Kerala-born Prabhath Vijayan, who has been settled in Bengaluru for the past 19 years, has installed a reverse osmosis (RO) set up in order to filter wastewater and reuse it for several household purposes.
Reverse osmosis is a process of water purification that uses a semi-permeable membrane (synthetic lining) to filter out unwanted molecules and large particles such as contaminants and sediments like chlorine, salt and dirt, as well as unseen microorganisms in water.
In 2014, Prabhath, who works as a team manager in Techpark, moved with his family to their new flat in Ramamurthy Nagar, Horamavu. In the initial days, they were dependent on tankers for clean drinking water, and the common borewell for other water needs.
“I’m always conscious about addressing water depletion and how it can be dealt with — maybe because I grew up in Alleppey, a place surrounded by plenty of water, and suddenly moved to Bengaluru, a city where we pay for every drop of water,” the 45-year-old tells The Better India.
“Since this was a new building, I got a chance to discuss methods of saving water with fellow flatmates and share the idea of the RO setup. I happened to read about it in a social group that was discussing methods to save natural resources in households.”
“Unlike most Begalureans, we don’t get access to Cauvery water, as we live far from the city. So all of us were worried about the availability of water throughout the year. We decided to install a minimal RO setup in our respective flats,” he explains.
The idea of the RO is to filter the water from the borewell and use it for drinking. For this, Prabhath found an unused 50-litre drum and placed it in a two square feet utility area of his house.
Using a screwdriver, he dug a hole in it to place the pipe required for filtering the water. After the drinking water is filtered, the wastewater left behind also goes through the filtration process, to be used for household purposes.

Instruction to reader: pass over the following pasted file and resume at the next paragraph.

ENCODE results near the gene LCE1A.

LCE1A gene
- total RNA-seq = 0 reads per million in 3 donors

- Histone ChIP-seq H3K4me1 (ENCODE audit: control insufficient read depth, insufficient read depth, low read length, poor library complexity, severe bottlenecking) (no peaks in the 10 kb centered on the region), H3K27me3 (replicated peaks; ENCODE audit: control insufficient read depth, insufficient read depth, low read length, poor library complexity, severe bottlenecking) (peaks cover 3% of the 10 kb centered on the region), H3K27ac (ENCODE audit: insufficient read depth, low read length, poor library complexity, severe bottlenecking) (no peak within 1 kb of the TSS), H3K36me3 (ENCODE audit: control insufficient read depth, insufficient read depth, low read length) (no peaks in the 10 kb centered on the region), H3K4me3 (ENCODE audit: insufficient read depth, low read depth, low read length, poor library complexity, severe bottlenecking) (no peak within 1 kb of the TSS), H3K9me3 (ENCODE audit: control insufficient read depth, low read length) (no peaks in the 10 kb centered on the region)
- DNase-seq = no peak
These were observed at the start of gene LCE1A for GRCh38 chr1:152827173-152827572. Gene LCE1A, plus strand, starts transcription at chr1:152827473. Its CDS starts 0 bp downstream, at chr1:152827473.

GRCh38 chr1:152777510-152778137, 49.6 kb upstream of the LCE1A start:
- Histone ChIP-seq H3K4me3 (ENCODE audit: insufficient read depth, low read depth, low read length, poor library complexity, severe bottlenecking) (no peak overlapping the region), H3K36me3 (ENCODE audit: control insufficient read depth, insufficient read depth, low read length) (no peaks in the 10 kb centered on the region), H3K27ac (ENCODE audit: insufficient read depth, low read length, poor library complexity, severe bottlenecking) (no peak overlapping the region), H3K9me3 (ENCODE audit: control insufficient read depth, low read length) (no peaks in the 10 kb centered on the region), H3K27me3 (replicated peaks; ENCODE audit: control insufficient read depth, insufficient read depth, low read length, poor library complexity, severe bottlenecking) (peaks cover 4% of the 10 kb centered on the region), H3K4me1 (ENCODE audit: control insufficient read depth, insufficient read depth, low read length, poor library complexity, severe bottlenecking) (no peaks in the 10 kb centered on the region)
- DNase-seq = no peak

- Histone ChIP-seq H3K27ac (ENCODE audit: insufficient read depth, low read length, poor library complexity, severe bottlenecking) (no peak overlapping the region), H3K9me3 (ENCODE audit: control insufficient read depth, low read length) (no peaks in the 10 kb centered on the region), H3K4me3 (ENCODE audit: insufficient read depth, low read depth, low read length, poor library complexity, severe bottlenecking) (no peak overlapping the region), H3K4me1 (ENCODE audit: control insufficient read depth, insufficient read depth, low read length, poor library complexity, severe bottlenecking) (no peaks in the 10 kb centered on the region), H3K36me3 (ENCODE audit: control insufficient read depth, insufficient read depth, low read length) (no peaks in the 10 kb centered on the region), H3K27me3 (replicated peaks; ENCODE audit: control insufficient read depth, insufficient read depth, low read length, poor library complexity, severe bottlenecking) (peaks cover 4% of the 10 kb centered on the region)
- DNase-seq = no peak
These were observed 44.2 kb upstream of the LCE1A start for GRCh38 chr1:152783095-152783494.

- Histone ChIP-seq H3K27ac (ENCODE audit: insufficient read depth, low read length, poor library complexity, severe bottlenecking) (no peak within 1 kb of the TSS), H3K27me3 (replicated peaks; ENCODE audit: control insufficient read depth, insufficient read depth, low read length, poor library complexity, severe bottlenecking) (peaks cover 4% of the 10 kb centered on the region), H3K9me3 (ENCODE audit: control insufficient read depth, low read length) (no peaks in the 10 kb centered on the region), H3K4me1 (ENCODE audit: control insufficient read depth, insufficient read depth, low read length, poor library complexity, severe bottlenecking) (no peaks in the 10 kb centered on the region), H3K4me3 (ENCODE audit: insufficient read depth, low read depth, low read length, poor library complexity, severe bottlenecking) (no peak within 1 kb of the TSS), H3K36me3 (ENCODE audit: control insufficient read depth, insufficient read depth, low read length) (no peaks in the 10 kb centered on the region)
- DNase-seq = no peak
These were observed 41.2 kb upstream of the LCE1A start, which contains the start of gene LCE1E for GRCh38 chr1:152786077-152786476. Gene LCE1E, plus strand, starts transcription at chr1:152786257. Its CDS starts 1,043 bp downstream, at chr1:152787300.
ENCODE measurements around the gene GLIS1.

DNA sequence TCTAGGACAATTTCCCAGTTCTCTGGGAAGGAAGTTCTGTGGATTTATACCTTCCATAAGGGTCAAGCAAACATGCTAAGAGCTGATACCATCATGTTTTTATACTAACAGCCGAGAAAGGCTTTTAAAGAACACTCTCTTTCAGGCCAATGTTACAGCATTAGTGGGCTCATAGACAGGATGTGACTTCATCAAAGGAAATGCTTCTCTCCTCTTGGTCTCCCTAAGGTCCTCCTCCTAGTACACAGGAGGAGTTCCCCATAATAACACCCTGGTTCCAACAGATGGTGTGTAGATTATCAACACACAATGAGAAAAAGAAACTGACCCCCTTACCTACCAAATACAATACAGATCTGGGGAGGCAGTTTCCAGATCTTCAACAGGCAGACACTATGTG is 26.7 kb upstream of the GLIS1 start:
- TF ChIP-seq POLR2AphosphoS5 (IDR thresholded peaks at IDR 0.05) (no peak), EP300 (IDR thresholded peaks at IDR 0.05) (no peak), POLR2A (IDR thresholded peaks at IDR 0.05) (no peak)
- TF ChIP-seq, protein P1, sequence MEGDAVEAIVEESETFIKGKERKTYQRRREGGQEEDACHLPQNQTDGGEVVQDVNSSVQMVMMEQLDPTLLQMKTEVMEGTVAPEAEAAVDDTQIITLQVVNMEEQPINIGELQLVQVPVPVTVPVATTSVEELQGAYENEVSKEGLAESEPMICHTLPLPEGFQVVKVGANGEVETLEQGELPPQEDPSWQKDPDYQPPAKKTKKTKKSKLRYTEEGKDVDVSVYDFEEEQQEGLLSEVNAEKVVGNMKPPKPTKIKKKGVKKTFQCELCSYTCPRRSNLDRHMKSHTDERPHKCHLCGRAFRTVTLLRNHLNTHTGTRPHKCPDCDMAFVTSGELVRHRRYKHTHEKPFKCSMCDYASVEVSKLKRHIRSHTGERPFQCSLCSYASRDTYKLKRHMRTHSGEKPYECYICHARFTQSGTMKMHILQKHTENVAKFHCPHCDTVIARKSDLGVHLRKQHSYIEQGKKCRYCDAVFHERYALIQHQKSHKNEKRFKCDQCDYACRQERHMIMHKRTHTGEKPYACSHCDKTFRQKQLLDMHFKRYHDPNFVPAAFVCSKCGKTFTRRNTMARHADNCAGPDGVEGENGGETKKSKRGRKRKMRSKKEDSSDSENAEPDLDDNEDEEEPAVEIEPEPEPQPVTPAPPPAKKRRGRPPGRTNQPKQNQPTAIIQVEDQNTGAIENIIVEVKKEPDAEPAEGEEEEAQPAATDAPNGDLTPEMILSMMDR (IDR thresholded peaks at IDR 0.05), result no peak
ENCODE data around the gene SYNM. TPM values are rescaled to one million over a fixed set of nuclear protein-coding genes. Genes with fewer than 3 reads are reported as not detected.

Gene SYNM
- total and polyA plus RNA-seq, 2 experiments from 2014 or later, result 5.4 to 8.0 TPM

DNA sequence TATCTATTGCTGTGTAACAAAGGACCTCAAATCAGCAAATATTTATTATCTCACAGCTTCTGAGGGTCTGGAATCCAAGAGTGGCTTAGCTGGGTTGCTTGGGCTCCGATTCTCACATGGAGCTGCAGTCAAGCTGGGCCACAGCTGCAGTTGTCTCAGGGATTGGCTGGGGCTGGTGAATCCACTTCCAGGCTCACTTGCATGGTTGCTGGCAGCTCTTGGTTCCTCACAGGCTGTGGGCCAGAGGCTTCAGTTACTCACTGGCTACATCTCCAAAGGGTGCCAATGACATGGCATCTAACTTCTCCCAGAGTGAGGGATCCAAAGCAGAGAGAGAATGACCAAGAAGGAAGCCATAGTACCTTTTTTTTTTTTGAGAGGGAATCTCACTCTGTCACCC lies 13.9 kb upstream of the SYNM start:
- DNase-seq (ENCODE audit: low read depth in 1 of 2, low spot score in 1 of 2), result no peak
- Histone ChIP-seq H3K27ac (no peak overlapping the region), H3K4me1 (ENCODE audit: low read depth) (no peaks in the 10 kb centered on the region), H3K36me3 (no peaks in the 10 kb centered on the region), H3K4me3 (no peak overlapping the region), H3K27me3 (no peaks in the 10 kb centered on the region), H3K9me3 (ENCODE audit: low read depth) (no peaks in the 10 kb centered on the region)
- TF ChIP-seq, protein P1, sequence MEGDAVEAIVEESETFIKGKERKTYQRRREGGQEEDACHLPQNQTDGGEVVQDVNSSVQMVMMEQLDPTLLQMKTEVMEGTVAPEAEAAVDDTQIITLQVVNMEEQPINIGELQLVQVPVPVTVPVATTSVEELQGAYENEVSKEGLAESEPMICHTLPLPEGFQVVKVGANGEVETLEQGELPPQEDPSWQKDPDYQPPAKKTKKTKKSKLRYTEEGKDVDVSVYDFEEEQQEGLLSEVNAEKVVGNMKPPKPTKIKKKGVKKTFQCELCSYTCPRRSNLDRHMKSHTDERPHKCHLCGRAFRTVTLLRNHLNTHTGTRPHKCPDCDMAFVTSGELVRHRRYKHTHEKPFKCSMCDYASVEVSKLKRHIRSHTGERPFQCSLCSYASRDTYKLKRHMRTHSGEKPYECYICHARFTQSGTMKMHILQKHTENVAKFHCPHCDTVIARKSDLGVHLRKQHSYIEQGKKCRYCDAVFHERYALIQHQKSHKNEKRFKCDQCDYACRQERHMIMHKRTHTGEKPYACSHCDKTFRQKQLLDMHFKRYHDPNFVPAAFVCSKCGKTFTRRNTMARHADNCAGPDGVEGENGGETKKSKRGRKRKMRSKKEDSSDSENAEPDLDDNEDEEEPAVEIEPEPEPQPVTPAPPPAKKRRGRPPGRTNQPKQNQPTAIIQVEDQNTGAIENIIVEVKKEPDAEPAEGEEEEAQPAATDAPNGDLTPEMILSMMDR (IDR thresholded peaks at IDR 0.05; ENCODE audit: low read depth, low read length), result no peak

Prabhath measured the water initially to understand its hardness and discovered it to be 780-800 mg/ litre. “This is totally unsafe for drinking or any similar purpose. Through the RO setup, we have been able to bring it down to 300-350 mg/ litre, thereby making it suitable for washing, cleaning, and gardening” he says. Today, 350 households in the building have an RO setup.
He has placed aerators in the RO to purify the water enough for drinking. “Even water supplied in tankers is hard and requires filtration. One tanker of water costs a minimum of Rs 1,000 and by installing this RO, we have saved more than 40 tankers worth of water, and thereby, the expense,” he explains.
Around 65 litres of wastewater is filtered every day to be used for toilets, the first round of washing utensils, and gardening. Prabhat says that this way, he saves 24,000 litres of water every year. He says this is the minimum usage of a three-member family.
He says that a minimal setup only requires about Rs 100. “There are 406 flats in the building, and the 350 that have installed RO are saving a lot of money — at least Rs 40,000 in the last few years, based on my calculations. The instalment literally costs nothing if you have an unused container in the house. But this is only a basic set-up. If one wishes to level up, the cost will increase.”
He suggests reading up and watching videos to set up a system of your own. “It is even simpler for those who have independent houses with more utility areas. A bigger drum can be used here.”
Other than the RO set up, Prabhath also maintains a small garden. “We also take special care to segregate waste. These are all the little things we can do to catapult change,” he says.
Edited by Divya Sethu